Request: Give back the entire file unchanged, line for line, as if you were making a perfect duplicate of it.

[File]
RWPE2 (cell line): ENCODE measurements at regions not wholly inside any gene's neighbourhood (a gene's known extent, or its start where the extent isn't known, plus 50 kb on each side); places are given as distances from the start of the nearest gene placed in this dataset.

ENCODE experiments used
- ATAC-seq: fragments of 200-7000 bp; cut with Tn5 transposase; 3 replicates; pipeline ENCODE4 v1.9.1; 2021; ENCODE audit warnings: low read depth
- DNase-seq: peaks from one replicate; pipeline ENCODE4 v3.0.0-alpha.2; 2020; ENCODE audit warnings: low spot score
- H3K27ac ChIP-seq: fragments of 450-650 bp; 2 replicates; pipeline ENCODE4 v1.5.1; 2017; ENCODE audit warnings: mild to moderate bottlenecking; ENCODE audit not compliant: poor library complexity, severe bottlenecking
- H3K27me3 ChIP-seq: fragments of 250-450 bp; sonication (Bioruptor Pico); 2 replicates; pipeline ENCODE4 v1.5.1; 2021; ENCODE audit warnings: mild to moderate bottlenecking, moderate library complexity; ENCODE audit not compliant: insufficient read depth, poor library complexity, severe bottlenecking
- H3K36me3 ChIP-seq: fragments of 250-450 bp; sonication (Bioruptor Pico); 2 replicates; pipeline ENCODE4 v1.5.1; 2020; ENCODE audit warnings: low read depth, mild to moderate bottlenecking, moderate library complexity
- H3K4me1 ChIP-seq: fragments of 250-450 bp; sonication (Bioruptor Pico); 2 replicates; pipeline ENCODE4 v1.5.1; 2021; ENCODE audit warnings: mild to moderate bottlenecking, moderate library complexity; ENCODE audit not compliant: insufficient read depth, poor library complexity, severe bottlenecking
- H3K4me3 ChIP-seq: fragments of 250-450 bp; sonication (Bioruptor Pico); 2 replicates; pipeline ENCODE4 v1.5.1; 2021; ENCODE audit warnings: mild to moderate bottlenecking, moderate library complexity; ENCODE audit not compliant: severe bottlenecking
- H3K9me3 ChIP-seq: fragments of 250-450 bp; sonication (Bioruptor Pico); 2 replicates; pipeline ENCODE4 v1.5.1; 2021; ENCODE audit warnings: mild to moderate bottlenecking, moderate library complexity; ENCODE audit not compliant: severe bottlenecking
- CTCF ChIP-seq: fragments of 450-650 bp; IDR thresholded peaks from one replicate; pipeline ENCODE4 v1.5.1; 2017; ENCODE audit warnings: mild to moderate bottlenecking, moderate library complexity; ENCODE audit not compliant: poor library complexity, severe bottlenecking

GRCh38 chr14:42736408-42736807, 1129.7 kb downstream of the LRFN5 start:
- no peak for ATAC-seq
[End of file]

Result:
RWPE2 (cell line): ENCODE measurements at regions not wholly inside any gene's neighbourhood (a gene's known extent, or its start where the extent isn't known, plus 50 kb on each side); places are given as distances from the start of the nearest gene placed in this dataset.

ENCODE experiments used
- ATAC-seq: fragments of 200-7000 bp; cut with Tn5 transposase; 3 replicates; pipeline ENCODE4 v1.9.1; 2021; ENCODE audit warnings: low read depth
- DNase-seq: peaks from one replicate; pipeline ENCODE4 v3.0.0-alpha.2; 2020; ENCODE audit warnings: low spot score
- H3K27ac ChIP-seq: fragments of 450-650 bp; 2 replicates; pipeline ENCODE4 v1.5.1; 2017; ENCODE audit warnings: mild to moderate bottlenecking; ENCODE audit not compliant: poor library complexity, severe bottlenecking
- H3K27me3 ChIP-seq: fragments of 250-450 bp; sonication (Bioruptor Pico); 2 replicates; pipeline ENCODE4 v1.5.1; 2021; ENCODE audit warnings: mild to moderate bottlenecking, moderate library complexity; ENCODE audit not compliant: insufficient read depth, poor library complexity, severe bottlenecking
- H3K36me3 ChIP-seq: fragments of 250-450 bp; sonication (Bioruptor Pico); 2 replicates; pipeline ENCODE4 v1.5.1; 2020; ENCODE audit warnings: low read depth, mild to moderate bottlenecking, moderate library complexity
- H3K4me1 ChIP-seq: fragments of 250-450 bp; sonication (Bioruptor Pico); 2 replicates; pipeline ENCODE4 v1.5.1; 2021; ENCODE audit warnings: mild to moderate bottlenecking, moderate library complexity; ENCODE audit not compliant: insufficient read depth, poor library complexity, severe bottlenecking
- H3K4me3 ChIP-seq: fragments of 250-450 bp; sonication (Bioruptor Pico); 2 replicates; pipeline ENCODE4 v1.5.1; 2021; ENCODE audit warnings: mild to moderate bottlenecking, moderate library complexity; ENCODE audit not compliant: severe bottlenecking
- H3K9me3 ChIP-seq: fragments of 250-450 bp; sonication (Bioruptor Pico); 2 replicates; pipeline ENCODE4 v1.5.1; 2021; ENCODE audit warnings: mild to moderate bottlenecking, moderate library complexity; ENCODE audit not compliant: severe bottlenecking
- CTCF ChIP-seq: fragments of 450-650 bp; IDR thresholded peaks from one replicate; pipeline ENCODE4 v1.5.1; 2017; ENCODE audit warnings: mild to moderate bottlenecking, moderate library complexity; ENCODE audit not compliant: poor library complexity, severe bottlenecking

GRCh38 chr14:42736408-42736807, 1129.7 kb downstream of the LRFN5 start:
- no peak for ATAC-seq